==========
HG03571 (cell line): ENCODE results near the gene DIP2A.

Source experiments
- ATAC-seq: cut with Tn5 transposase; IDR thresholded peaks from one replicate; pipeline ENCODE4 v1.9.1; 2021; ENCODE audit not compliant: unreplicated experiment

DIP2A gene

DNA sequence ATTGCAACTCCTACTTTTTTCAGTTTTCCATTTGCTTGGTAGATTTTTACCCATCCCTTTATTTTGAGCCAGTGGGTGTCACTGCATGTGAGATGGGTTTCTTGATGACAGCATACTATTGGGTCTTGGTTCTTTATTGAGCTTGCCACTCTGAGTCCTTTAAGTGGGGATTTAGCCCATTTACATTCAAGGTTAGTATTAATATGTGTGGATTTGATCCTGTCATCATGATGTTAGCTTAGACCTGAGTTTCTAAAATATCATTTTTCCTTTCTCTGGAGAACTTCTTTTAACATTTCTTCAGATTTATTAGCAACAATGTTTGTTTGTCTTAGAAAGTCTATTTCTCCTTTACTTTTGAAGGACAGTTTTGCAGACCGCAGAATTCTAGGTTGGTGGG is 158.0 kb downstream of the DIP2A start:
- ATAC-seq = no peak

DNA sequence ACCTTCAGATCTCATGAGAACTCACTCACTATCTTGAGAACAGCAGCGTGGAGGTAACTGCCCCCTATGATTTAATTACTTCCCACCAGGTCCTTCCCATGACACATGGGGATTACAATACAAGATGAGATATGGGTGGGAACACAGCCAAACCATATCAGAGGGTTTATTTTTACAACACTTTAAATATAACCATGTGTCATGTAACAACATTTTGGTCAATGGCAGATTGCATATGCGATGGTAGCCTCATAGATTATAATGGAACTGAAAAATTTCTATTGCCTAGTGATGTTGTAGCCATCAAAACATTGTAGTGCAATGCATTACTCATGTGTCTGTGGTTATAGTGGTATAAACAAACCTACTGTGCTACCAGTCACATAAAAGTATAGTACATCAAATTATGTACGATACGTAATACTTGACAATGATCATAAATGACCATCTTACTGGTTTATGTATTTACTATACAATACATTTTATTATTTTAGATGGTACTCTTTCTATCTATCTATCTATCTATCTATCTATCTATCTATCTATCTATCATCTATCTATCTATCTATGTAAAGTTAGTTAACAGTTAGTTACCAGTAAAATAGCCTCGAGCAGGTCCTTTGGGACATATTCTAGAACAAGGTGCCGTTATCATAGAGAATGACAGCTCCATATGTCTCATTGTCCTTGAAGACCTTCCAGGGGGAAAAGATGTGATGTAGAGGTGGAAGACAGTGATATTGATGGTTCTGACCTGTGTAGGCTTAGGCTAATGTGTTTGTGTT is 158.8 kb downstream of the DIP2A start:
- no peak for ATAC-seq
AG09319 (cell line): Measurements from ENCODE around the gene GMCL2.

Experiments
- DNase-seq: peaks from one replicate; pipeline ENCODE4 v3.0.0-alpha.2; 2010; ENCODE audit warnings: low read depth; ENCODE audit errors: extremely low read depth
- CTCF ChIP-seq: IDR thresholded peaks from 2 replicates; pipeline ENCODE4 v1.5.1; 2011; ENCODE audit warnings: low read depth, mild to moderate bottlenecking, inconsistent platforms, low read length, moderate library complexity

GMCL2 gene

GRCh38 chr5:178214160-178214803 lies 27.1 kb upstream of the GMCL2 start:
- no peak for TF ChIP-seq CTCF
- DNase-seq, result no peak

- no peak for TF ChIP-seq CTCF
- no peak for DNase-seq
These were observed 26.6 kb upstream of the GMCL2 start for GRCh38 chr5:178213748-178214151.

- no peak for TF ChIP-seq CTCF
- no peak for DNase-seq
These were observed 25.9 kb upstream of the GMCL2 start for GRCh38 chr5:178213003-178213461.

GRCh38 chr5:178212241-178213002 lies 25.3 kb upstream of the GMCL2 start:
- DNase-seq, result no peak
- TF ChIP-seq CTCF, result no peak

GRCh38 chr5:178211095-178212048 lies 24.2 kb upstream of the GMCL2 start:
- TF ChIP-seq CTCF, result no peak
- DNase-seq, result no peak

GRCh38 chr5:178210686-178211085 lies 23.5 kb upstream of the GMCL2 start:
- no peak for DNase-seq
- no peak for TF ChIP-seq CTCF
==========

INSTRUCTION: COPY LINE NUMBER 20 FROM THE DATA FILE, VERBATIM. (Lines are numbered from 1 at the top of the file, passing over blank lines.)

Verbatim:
- no peak for TF ChIP-seq CTCF